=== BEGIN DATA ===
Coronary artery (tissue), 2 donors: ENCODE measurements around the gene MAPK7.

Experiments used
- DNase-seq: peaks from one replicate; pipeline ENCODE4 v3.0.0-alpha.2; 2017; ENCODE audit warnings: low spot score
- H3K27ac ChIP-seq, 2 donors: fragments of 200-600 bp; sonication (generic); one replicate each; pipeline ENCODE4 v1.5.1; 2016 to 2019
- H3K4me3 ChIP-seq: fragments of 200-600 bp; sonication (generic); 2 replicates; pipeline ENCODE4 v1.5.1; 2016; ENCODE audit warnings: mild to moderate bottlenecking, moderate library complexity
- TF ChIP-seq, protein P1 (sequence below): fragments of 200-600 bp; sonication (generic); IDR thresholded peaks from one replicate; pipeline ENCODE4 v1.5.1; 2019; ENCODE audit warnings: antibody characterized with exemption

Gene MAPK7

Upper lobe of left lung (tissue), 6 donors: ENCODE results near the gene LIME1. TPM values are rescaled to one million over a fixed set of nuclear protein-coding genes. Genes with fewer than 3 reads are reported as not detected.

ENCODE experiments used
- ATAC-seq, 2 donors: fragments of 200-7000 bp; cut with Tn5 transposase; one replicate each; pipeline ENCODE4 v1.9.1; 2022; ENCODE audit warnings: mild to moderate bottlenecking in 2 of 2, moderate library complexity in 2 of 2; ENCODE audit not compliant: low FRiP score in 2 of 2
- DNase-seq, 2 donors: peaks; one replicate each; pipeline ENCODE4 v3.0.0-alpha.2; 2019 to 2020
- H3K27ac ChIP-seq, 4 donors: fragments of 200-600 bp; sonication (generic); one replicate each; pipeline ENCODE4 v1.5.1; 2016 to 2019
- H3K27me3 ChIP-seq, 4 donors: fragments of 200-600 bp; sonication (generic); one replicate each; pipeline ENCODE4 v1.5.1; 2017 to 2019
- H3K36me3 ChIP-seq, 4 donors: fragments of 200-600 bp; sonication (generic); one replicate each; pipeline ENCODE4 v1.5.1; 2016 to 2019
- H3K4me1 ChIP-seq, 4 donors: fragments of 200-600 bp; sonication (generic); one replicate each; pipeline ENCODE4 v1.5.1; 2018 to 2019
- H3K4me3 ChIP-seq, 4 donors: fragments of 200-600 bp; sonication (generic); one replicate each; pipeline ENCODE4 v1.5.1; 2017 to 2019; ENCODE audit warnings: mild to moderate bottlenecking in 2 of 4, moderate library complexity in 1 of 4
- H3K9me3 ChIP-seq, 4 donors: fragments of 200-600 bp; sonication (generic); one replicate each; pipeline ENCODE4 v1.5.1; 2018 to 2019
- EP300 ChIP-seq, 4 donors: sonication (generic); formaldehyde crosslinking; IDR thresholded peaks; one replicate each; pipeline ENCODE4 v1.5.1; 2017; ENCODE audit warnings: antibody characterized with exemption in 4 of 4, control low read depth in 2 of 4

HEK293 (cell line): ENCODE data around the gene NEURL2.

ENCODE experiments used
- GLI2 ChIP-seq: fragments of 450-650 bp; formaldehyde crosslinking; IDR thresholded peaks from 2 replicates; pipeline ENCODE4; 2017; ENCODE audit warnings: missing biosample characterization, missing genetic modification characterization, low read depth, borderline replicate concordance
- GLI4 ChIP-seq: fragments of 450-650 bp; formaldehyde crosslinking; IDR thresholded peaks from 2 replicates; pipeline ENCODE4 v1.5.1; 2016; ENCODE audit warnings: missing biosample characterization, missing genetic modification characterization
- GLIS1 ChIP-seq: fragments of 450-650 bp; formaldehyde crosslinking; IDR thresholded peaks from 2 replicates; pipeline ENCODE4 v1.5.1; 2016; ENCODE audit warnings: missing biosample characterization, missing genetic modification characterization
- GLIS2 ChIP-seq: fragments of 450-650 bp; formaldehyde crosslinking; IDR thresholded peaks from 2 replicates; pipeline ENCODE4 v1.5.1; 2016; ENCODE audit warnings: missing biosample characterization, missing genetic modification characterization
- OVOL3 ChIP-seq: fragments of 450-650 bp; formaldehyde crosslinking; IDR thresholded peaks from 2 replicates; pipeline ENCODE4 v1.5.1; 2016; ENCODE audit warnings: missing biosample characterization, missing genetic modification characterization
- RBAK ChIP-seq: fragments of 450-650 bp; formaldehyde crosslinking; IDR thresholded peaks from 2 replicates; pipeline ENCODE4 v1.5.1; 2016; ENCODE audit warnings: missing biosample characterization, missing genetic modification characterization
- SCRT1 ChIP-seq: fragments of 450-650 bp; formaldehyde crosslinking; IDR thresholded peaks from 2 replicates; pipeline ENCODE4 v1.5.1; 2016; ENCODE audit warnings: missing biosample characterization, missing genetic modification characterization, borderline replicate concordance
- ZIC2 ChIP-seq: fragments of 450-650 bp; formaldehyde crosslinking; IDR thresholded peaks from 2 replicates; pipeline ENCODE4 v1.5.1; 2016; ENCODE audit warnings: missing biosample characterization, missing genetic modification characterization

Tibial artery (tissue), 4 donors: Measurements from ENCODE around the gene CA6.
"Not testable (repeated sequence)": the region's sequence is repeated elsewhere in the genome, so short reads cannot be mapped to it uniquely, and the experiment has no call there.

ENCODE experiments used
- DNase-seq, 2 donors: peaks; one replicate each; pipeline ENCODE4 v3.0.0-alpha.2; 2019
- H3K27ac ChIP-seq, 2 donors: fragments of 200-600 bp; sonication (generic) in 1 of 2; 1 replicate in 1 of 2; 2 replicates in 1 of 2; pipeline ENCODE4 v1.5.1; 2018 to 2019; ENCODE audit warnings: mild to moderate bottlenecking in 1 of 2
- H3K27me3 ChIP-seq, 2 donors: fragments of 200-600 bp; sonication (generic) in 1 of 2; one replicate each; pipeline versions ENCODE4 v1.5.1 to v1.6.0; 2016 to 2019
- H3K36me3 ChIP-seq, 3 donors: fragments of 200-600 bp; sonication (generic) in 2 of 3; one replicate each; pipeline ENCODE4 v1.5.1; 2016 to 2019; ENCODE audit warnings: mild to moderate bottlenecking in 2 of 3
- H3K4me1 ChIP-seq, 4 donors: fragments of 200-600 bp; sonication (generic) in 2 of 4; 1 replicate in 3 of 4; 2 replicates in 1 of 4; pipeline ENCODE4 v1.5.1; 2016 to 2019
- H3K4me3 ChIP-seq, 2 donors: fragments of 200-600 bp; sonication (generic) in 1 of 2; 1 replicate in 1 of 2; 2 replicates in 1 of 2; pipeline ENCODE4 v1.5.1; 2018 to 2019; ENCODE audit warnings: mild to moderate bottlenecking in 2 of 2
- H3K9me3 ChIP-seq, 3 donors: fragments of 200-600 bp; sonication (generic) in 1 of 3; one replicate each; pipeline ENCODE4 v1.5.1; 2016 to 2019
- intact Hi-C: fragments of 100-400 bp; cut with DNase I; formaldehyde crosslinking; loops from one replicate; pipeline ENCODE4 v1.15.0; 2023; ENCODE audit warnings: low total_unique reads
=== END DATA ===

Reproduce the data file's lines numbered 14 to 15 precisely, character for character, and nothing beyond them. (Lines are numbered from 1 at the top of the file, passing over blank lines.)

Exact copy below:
- H3K36me3 ChIP-seq, 4 donors: fragments of 200-600 bp; sonication (generic); one replicate each; pipeline ENCODE4 v1.5.1; 2016 to 2019
- H3K4me1 ChIP-seq, 4 donors: fragments of 200-600 bp; sonication (generic); one replicate each; pipeline ENCODE4 v1.5.1; 2018 to 2019